Gold held ground above $1 200 on Tuesday as a weak dollar eased pressure on the precious metal and investors sought safe haven amid turmoil in emerging market economies and tumbling commodity prices. Copper slid for a second day as Chinas manufacturing activity contracted but the fall was cushioned by better-than-expected data from Europe. Silver, platinum and palladium declined as well.
Comex gold for delivery in February rose 0.36% to $1 212.1 per troy ounce by 14:30 GMT, having shifted in a daily range of $1 223.9 – $1 193.6 an ounce. The precious metal fell 1.21% on Monday to $1 207.7, but not before it dropped to $1 191.3, the lowest since December 8th.
The Russian ruble fell to a record low after a 6.5% interest rate hike to 17% by the countrys central bank failed to revive confidence in the national currency. The Turkish lira was also at an all-time low, while India’s Reserve Bank has been intervening to support the rupee which has struggled with a widening trade deficit.
Meanwhile, oil prices continued their rout to the lowest in more than five years, with the global Brent benchmark slipping below $60 per barrel.
A weaker dollar also helped ease pressure on the precious metal. Data by the US Commerce Department showed that building permits fell to an annualized 1.035 million in November from 1.080 million a month earlier, while housing starts slid to an annualized 1.028 million.
The US dollar index for settlement in March fell 0.75% to 88.020 by 14:34 GMT, having ranged between 88.735 and a two-week low of 87.830. The US currency gauge gained 0.10% on Monday to 88.682. A weaker greenback makes dollar-denominated commodities cheaper for holders of foreign currencies and bolsters their appeal as an alternative investment.
Investors awaited the outcome of FOMCs two-day meeting which begins today. Policy makers are expected to debate over whether or not to increase interest rates, which have been held near zero since 2008.
At their last meeting in October, Fed officials restated that they will keep borrowing costs low for a “considerable time” as inflation remains below Fed’s targeted level and there are signs of weakness across Europe and Asia. However, since then the US economy has significantly improved and more jobs than expected have been created.
Adrian Ash, head of research at BullionVault.com, said for CNBC: “Until the Fed starts to see inflation at 2 percent and above, I think there is very low risk of them actually raising rates. If the market is already priced in for a rise in first half of 2015, we should expect disappointment.”
Assets in the SPDR Gold Trust, the biggest bullion-backed ETF, slid 2.39 tons to 723.36 tons on Monday, the first drop in five days.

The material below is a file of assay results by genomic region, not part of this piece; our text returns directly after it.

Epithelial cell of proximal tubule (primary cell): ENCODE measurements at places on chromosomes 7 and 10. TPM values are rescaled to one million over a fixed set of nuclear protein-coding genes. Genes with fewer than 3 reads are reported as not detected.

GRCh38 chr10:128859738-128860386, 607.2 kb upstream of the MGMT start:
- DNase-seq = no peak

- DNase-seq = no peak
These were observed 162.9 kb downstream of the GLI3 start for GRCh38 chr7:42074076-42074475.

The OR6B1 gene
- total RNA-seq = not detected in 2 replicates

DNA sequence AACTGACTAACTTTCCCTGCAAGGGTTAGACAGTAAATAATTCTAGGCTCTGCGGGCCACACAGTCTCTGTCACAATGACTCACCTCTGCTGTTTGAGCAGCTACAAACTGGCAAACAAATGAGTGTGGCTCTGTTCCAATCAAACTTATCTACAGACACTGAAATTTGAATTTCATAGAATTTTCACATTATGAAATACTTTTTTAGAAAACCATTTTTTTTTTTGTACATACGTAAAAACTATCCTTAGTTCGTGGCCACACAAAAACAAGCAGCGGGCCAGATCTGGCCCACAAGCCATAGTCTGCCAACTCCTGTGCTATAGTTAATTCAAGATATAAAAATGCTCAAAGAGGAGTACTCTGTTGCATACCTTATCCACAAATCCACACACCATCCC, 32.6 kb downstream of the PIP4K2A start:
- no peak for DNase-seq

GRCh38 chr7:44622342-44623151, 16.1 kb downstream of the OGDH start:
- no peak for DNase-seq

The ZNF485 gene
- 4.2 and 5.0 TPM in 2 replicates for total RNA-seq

Copper fell for a second day as the latest data from China continued to point to an economic slowdown in the worlds top consumer of the metal.
Comex copper for delivery in March traded 0.92% lower at $2.8520 per pound at 14:34 GMT, having shifted in a daily range between $2.8860 and a two-week low of $2.8440 a pound. Prices fell 1.89% to $2.8785 on Monday.
A preliminary private report showed that factory activity in China slowed for the first time in seven months in December, adding to a pile of downbeat data from the world’s second-biggest oil consumer.
Markit Economics reported that the HSBC Flash China Manufacturing PMI slid to 49.5 in December after stalling at 50.0 in November, hitting the lowest level in seven months and fueling expectations for additional monetary stimulus measures by the People’s Bank of China. The output sub-index was at 49.7 from 49.6 in November, while new orders entered the contraction zone as domestic demand slowed considerably. Price indices also marked a sharp fall.
Hongbin Qu, Chief Economist, China & CoHead of Asian Economic Research at HSBC, commented in the report: “The manufacturing slowdown continues in December and points to a weak ending for 2014. The rising disinflationary pressures, which fundamentally reflect weak demand, warrant further monetary easing in the coming months.”
Separately, data by Chinas National Bureau of Statistics showed that the countrys refined copper production hit a record for a fourth straight month as high processing fees and abundant supply of raw material prompted smelters to ramp up operations. Output rose by 3.1% last month to 755 492 tons from 732 746 tons in October.
The metal was also pressured as a gauge measuring confidence among US home builders in December came in below expectations yesterday, although industrial production grew the most in 4-1/2 years. Todays downbeat building permits and home starts also weighed on the industrial metal.
Providing a floor for the market, manufacturing activity in the Eurozone edged up to the highest since July in December, preliminary data by Markit Economics showed. The Flash Eurozone Manufacturing PMI rose to 50.8 from Novembers final reading of 50.1. Factory activity in France contracted at a faster rate but Germany compensated with a higher-than-expected rebound after entering the contraction zone in November.
Moreover, economic sentiment in powerhouse Germany improved in December, with the corresponding ZEW Economic Sentiment Index surging to 34.9. Analysts had projected a jump to 20.8 from 11.5 in November. The Eurozone as a whole also saw a significant improvement in economic expectations, the Zentrum fur Europaische Wirtschaftsforschung reported.